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Why Movies are Underperforming — The Obvious Answer

This is more of an addendum to my earlier rant about why all media feels disappointing these days. But focused on movies. But that’s a big chunk because pretty much all eyes are on movies these days.

Aren’t you sick of headlines that say “XYZ Underperforms at the box office”? Napoleon was out for two days and it was labeled as underperforming. I don’t know if these movies are good or bad or simply not interesting, they’re just underperforming and I don’t know what I’m supposed to take from that. The Marvels, Trolls: Band Together, The Little Mermaid, Fast X, Transformers: Rise of the Beasts, Elemental, Oppenheimer, Killers of the Flower Moon, all underperforming. I think the only movie that didn’t underperform was Barbie.

What about the obvious answer? Movies are underperforming because they’re not going to theaters as much.

It has nothing to do with the quality or marketing of a movie. You could campaign the hell out of something and I bet it would still underperform. Why? Because why should I pick my ass up off the couch to go to a theater when I can watch it a few months down the road from my own house.

It’s been proven that people will trade convenience for quality every time. It’s the reason Blockbuster went the way of the dodo when Netflix rose up. It’s the reason we have frozen TV dinners and fast food.

Why hasn’t anyone done studies on this? It feels like journalists are staring at the box office numbers and going “durrr, I dunno why.”

And why shouldn’t I prefer streaming over theaters? I don’t have to plan ahead to make a reservation. I don’t have to gamble with what kind of audience I’m going to sit with–whether it’s polite old folks or rowdy teenagers or some moron thinks it’s already to bring their toddler to see Saw X because they want to see the movie but can’t find a sitter.

With streaming, I get the best of both worlds. I get high-budget stuff like Stranger Things and Nimona that isn’t restricted by the whims of studios (well, not those whims at least) and, if I’m patient, I get Oppenheimer and Blue Beetle in 3-4 months. I can see everything I want to anyway, so why get off my tuchus to go the theater? To see it on a bigger screen? Well, that’s just a matter of how close I can get. I got a HD widescreen on my laptop, so as long as I’m close enough that the screen is taking up most of the real estate of my eyeballs is good enough. Headphones give me full surround sound (plus it blocks out external stimuli).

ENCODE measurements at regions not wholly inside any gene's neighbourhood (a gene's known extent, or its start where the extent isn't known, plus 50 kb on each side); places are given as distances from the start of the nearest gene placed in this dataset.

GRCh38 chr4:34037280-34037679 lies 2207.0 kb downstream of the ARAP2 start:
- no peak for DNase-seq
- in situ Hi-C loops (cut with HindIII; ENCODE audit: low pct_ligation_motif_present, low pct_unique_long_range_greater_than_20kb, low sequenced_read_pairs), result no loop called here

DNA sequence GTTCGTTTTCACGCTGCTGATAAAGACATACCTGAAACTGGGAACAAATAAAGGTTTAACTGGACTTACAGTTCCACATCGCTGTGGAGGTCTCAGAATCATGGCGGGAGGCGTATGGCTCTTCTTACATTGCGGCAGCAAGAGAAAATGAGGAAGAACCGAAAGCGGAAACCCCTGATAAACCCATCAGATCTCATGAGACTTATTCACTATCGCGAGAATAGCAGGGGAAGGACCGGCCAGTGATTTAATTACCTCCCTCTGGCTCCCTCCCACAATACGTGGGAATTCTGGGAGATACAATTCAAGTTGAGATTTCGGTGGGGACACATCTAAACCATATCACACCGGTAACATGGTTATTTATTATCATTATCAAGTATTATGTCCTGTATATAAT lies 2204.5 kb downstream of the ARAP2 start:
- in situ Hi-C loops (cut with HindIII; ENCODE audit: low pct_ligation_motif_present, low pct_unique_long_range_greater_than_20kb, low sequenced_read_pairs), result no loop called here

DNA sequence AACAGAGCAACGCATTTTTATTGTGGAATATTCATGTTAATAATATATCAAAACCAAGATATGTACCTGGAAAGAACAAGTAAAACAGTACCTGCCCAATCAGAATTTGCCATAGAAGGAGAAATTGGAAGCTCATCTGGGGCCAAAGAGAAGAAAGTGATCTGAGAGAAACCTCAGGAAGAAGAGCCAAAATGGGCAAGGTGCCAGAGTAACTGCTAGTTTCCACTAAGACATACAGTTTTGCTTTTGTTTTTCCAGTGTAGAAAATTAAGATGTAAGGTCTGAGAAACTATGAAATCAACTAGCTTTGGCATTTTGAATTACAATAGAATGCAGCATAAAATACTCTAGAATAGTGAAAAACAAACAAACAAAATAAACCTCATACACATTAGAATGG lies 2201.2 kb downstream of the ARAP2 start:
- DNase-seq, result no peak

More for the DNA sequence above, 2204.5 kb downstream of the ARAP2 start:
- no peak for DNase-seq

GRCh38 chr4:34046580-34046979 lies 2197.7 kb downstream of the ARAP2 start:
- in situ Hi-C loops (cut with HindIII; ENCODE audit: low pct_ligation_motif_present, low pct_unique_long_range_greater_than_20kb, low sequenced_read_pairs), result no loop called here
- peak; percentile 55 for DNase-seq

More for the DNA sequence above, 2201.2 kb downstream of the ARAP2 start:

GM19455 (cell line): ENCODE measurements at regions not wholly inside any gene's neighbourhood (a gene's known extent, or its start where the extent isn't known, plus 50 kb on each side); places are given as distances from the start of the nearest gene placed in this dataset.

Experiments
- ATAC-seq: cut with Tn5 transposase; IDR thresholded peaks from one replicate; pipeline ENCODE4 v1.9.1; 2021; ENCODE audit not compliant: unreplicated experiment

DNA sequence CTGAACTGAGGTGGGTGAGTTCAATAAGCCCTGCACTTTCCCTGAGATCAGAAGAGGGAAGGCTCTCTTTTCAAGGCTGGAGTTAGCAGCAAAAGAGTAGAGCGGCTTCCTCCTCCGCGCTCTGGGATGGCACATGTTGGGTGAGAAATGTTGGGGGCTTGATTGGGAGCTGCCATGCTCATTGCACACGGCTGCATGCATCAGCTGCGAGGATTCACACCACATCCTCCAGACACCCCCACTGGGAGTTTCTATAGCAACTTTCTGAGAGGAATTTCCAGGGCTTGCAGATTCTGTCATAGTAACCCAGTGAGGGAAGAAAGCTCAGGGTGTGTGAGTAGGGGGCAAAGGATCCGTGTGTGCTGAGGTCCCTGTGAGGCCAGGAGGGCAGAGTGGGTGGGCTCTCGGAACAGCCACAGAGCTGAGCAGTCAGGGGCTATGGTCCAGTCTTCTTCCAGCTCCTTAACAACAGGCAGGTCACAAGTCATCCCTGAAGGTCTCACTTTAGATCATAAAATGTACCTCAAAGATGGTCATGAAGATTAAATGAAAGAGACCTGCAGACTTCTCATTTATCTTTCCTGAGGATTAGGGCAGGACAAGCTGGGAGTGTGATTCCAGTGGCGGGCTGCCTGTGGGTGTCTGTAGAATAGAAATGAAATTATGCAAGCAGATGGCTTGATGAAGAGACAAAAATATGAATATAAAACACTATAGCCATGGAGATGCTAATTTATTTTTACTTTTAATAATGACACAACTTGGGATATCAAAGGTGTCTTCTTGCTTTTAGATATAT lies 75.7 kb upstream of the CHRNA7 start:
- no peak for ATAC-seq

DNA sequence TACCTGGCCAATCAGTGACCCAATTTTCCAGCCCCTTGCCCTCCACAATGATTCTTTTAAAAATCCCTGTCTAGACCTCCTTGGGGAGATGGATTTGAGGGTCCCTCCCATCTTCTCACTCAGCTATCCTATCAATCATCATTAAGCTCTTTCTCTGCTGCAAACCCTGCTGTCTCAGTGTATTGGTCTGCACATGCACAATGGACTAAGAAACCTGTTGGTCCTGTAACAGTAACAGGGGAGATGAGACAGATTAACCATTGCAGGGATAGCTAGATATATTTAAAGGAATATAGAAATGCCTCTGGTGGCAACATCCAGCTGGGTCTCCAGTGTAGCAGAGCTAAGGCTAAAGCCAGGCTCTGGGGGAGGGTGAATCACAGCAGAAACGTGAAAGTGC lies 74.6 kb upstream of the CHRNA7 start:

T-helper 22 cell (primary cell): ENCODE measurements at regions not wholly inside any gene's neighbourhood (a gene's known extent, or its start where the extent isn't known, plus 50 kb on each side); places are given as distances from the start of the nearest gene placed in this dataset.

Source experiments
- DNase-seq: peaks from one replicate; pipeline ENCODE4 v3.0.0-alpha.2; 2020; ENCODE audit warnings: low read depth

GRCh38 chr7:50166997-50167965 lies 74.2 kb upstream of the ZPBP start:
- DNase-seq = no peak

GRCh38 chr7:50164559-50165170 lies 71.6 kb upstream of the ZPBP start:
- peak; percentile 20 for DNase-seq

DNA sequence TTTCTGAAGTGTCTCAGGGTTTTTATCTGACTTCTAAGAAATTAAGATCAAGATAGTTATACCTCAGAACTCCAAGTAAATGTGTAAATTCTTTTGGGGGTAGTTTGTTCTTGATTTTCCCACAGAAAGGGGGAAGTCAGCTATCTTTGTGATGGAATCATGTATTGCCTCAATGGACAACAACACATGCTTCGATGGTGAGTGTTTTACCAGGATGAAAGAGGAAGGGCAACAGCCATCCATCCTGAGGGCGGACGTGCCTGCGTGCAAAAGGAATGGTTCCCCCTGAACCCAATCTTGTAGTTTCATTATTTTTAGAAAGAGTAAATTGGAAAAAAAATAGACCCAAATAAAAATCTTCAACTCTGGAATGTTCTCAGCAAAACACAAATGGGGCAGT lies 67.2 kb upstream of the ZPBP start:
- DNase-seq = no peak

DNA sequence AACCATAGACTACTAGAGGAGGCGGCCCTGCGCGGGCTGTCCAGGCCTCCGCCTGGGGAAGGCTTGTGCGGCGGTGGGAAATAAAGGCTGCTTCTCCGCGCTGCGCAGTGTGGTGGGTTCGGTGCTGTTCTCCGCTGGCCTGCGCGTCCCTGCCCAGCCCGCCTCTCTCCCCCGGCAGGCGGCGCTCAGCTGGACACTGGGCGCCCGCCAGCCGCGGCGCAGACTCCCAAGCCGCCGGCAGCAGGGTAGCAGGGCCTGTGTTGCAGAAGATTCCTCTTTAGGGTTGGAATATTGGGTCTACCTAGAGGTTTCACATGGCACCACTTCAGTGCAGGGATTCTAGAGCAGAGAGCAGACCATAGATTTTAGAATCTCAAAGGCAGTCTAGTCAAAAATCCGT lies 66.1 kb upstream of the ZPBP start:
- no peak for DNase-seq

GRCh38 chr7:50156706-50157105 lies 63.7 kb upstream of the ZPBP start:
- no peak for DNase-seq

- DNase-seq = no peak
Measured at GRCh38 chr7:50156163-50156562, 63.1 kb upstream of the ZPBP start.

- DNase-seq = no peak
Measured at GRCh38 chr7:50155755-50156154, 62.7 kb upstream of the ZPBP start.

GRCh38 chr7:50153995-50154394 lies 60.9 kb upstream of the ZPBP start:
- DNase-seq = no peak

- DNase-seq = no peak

Also, how are we defining “underperformance”? Are we comparing the cost of a movie to its gain? If so, that’s always going to be a losing game because costs are just getting sky higher. And they’re not getting cheaper. And studios are not being smart about their money. They’re paying exorbitant costs for upfront stuff like stars, IP, directors. Then there’s post-production costs like special effects that cost too much but don’t deliver (e.g. The Flash), reshoots based on focus groups, and marketing. We may have reached a terminal point where even a reasonable amount of audience cannot recoup the cost of a reasonable movie.

Last year, the top-grossing movie was Avatar 2. It got 2.3 billion dollars. Personally, I think that’s creative accounting so that it can “say” that it’s the top of the pops. But I have no evidence so we’ll just go with it. Top Gun: Maverick followed it at 1.4 billion. This year, only Barbie got 1.4 million.

In 2023, the sum total of the top ten grossing movies was 8 billion. Last year, it was 9.7 billion. 1.7 billion in difference between this year and last year. (And for the sake of completionism, 2021 was 7.1 billion, but that could be explained by coming off of COVID protocols. People were nervous to be in a small crowded space.) Furthermore, I’m not a statistician. Maybe this is just the variance from year to year, up and down a few billion. But it is evidence that people aren’t pumping as much money into the box office anymore.

What’s sad is that the theaters don’t need to suffer. Some are small businesses that depend on product delivered by another party. Like a fish and chip shop having to serve mackerel instead of cod or haddock. But I would not be surprised if we see them eventually die like Blockbuster and Kodak. Put obsolete by the changing ways we consume media. That’s just the way life works.

Eric Juneau is a software engineer and novelist on his lunch breaks. In 2016, his first novel, Merm-8, was published by eTreasures. He lives in, was born in, and refuses to leave, Minnesota. You can find him talking about movies, video games, and Disney princesses at http://www.ericjuneaubooks.com where he details his journey to become a capital A Author.

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